# How can I go from Elastic Net Loss to Scikit-Learn Elastic Net?

I couldn't find a better title, but here's the thing...

I was studying Elastic Net regularization and I found this function: $$\text{Loss} = \sum_{i=0}^n \left(y_i - (wx_i + c)\right)^2 + \lambda_1 \sum_{j=0}^{m-1} \left|w_j\right| + \lambda_2 \sum_{j=0}^{m-1} w_j^2 \\$$

Sorry about the image, but it's much easier this way. So I found this as being the loss function. However, there is no lambda 1, nor lambda 2 in Scikit-Learn. Instead, we find alpha and l1_ration. After studying more, I found that Scikit-Learn alpha is actually lambda and Scikit-Learn l1_ratio is actually alpha, both from this other equation:

$$L_\text{enet} = \frac{1}{2n}\sum_{i=1}^n (y_i - x_i^T \beta)^2 + \lambda \left( \frac{1-\alpha}{2} \sum_{j=1}^m \beta_j^2+ \alpha \sum_{j=1}^m \left|\beta_j\right| \right)$$

So I guess the biggest question is: how do I go from the first equation to the last equation? How are these two equations connected?

I couldn't find a way to go from the first equation to the second one.

Again, sorry about the image, I know this isn't the best practice, but it was so much easier to just add them in here.

NOTE: Please consider w and beta as the same thing, the coefficients from the regression.

• @Sycorax I tried writing the two equations and finding the relation, but how can I know the relation between these lambdas? Where is this established? I couldn't find. By writing both equations, the relationship between them is true if lambda 1 and lambda 2 are somehow related. Aug 24 at 15:40
– Sycorax
Aug 24 at 15:40
• Well, this is the thing, I can't understand how the lambdas are related. Actually, as I said, I can't find how the two equations are related. Aug 24 at 15:46
• I tried to clean up the equations using Mathjax since I noticed that your images had $n$ used in two different ways, once for counting the number of observations and once for counting the number of coefficients, so I also fixed that; presumably, you are not restricted to having the same number of observations and coefficients. More information about Mathjax: math.meta.stackexchange.com/questions/5020/…
– Sycorax
Aug 24 at 16:41
• @Sycorax your efforts to replace the images with LaTeX do not go unnoticed. Thank you. Aug 24 at 17:07

First, we're going to re-express these equations using common notation.

The coefficient vector $$w$$ does not include a constant element for an intercept. So we have to revise $$x$$ to contain a constant; likewise the relation between $$w$$ and $$\beta$$ is $$\beta = [c ~ w]$$ the concatenation of $$w$$ and $$c$$ the value of the intercept from the first equation. This means that $$\beta$$ has $$m$$ elements, indexed from 0: $$0, 1, 2, \dots, m$$ and we have $$x_0=1$$ and $$\beta_0 =c$$.

Rewriting the first equation, we have

\begin{align} \text{Loss} = L_A &= \sum_{i=0}^n \left(y_i - (w x_i + c)\right)^2 + \lambda_1 \sum_{j=0}^{m-1} \left|w_j\right| + \lambda_2 \sum_{j=0}^{m-1} w_j^2 \\ &= \sum_{i=0}^n \left(y_i - x_i^T\beta \right)^2 + \lambda_1 \sum_{j=1}^m \left|\beta_j\right| + \lambda_2 \sum_{j=1}^{m} \beta_j^2 \end{align}

Note that we've changed the indexing so that the intercept is not included in the penalty.

I think it's confusing to have $$\lambda_1$$, $$\lambda_2$$ and $$\lambda$$ all in the same context, so I'm going to rewrite $$\lambda = \frac{1}{2n}\gamma$$, which just re-scales $$\lambda$$ to be expressed units that depend on $$n$$. So our second equation is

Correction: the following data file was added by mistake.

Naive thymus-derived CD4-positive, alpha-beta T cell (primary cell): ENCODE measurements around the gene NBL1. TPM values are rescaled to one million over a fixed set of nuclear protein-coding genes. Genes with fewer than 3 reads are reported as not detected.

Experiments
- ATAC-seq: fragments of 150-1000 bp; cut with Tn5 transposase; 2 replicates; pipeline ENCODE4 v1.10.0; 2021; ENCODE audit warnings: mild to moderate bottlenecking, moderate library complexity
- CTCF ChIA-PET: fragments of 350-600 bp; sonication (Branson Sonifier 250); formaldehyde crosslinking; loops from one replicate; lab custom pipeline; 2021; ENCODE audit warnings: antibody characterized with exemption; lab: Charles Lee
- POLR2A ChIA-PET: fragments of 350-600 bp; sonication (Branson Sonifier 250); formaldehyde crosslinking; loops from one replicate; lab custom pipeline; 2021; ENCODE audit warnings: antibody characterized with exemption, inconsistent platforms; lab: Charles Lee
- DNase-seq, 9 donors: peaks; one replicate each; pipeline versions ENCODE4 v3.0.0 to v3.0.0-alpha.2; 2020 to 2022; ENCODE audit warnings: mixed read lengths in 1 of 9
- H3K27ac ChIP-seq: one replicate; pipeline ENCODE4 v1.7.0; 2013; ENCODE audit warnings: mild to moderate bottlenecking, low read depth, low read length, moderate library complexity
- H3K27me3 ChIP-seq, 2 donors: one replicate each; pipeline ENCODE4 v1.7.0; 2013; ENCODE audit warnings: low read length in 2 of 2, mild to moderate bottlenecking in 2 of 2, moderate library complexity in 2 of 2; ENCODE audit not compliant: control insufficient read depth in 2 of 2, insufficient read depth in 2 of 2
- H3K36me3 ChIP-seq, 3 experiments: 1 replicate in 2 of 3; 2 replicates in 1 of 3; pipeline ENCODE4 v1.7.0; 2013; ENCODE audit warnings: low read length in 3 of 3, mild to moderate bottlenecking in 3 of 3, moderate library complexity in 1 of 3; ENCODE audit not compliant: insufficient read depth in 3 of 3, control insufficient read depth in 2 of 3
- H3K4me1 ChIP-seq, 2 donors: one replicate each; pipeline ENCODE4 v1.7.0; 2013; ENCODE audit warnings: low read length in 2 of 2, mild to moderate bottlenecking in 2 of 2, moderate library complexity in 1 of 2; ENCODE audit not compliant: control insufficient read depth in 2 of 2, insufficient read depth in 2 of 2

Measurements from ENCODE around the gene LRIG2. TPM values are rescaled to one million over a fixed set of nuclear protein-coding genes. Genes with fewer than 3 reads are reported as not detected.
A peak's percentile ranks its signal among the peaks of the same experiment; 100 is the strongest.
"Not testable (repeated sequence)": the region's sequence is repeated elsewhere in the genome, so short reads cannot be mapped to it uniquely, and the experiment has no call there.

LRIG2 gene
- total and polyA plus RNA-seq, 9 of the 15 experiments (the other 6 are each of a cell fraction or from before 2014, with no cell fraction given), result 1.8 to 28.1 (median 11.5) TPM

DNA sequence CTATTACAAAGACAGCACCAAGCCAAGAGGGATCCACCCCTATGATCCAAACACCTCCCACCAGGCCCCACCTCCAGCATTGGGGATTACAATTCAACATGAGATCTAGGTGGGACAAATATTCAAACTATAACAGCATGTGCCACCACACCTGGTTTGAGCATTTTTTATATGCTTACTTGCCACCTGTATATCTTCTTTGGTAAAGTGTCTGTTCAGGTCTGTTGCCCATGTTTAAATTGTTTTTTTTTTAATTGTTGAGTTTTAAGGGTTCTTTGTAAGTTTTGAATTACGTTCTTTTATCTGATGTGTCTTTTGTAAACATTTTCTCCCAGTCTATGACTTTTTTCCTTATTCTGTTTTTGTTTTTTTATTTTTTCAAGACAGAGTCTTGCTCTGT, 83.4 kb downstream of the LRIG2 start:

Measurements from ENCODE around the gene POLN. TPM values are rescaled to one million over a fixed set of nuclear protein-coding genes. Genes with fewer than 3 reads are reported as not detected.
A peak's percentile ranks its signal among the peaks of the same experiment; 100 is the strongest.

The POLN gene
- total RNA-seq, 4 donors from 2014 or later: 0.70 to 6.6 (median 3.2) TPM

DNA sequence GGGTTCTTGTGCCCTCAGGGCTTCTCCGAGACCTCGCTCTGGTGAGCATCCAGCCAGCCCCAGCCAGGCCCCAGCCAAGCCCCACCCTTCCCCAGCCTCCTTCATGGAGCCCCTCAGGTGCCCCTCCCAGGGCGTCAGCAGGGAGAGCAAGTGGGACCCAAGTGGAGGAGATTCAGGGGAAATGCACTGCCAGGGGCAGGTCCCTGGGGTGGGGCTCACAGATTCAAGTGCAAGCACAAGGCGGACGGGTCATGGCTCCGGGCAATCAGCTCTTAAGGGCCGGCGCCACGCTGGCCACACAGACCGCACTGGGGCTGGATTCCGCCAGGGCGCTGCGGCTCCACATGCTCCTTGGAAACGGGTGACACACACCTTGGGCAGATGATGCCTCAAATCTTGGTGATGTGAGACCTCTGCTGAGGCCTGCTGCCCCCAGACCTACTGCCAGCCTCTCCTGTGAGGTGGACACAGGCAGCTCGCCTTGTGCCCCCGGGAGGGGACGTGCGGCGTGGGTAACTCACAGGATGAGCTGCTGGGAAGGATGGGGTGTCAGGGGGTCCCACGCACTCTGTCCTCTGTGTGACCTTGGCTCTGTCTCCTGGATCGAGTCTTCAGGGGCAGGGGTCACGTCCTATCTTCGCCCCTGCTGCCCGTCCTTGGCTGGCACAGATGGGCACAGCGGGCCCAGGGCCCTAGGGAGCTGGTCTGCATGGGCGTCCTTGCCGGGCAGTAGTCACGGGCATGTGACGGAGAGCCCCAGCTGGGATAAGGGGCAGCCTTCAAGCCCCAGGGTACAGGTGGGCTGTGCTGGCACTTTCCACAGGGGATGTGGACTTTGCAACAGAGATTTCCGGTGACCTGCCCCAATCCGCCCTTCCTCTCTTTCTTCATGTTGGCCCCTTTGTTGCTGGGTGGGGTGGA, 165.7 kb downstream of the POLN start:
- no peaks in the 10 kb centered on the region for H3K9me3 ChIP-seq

$$L_\text{enet} = L_B = \frac{1}{2n}\sum_{i=1}^n (y_i - x_i^T \beta)^2 + \frac{1}{2n} \gamma \left( \frac{1-\alpha}{2} \sum_{j=1}^m \beta_j^2+ \alpha \sum_{j=1}^m \left|\beta_j\right| \right)$$

When one chooses suitable hyperparameters, there is a unique global minimum for both equations. The first equation is strictly convex when at least one of $$\lambda_1, \lambda_2$$ is positive, and any remaining are 0. The second equation is strictly convex for $$\gamma>0$$ and $$0 \le \alpha \le 1$$.

We can show that this minimum has the same coefficient vector in either case when the hyper-parameters $$\lambda_1, \lambda_2, \gamma, \alpha$$ are well-chosen. This is not a coincidence -- it's because you can choose to re-write the expressions. In this sense, the equations are equivalent because they result in the same model, i.e. the same $$\beta$$.

Finally, because we only care about the the location of the minimum, but not the value of the minimum itself, these equations can be arbitrarily re-scaled. In other words, $$L_A$$ is proportional to $$L_b$$. I'll denote the scaling with some constant $$C>0$$.

\begin{align} L_A &\propto L_B \\ L_A &= C L_B \\ \sum_{i=0}^n \left(y_i - x_i^T\beta \right)^2 + \lambda_1 \sum_{j=1}^n \left|\beta_j\right| + \lambda_2 \sum_{j=1}^n \beta_j^2 &= C \frac{1}{2n}\sum_{i=1}^n (y_i - x_i^T \beta)^2 + C \frac{1}{2n} \gamma \left( \frac{1-\alpha}{2} \sum_{j=1}^n \beta_j^2+ \alpha \sum_{j=1}^n \left|\beta_j \right| \right) \\ 2n\sum_{i=0}^n \left(y_i - x_i^T\beta \right)^2 + 2n\lambda_1 \sum_{j=1}^n \left|\beta_j\right| + 2n\lambda_2 \sum_{j=1}^n \beta_j^2 &= C \sum_{i=1}^n (y_i - x_i^T \beta)^2 + C \gamma \left( \frac{1-\alpha}{2} \sum_{j=1}^n \beta_j^2+ \alpha \sum_{j=1}^n \left|\beta_j\right| \right) \\ &= C \sum_{i=1}^n (y_i - x_i^T \beta)^2 + C\gamma \left( \frac{1-\alpha}{2} \sum_{j=1}^n \beta_j^2+ \alpha \sum_{j=1}^n \left|\beta_j\right| \right) \\ 2n\lambda_1 \sum_{j=1}^n \left|\beta_j\right| + 2n\lambda_2 \sum_{j=1}^n \beta_j^2 &= C\gamma \frac{1-\alpha}{2} \sum_{j=1}^n \beta_j^2+ C\gamma \alpha \sum_{j=1}^n \left|\beta_j\right| \end{align} if we choose $$C = 2n$$. By inspection, we can now write $$\lambda_1 = \gamma \alpha \\ \lambda_2 = \gamma\frac{1 -\alpha}{2}$$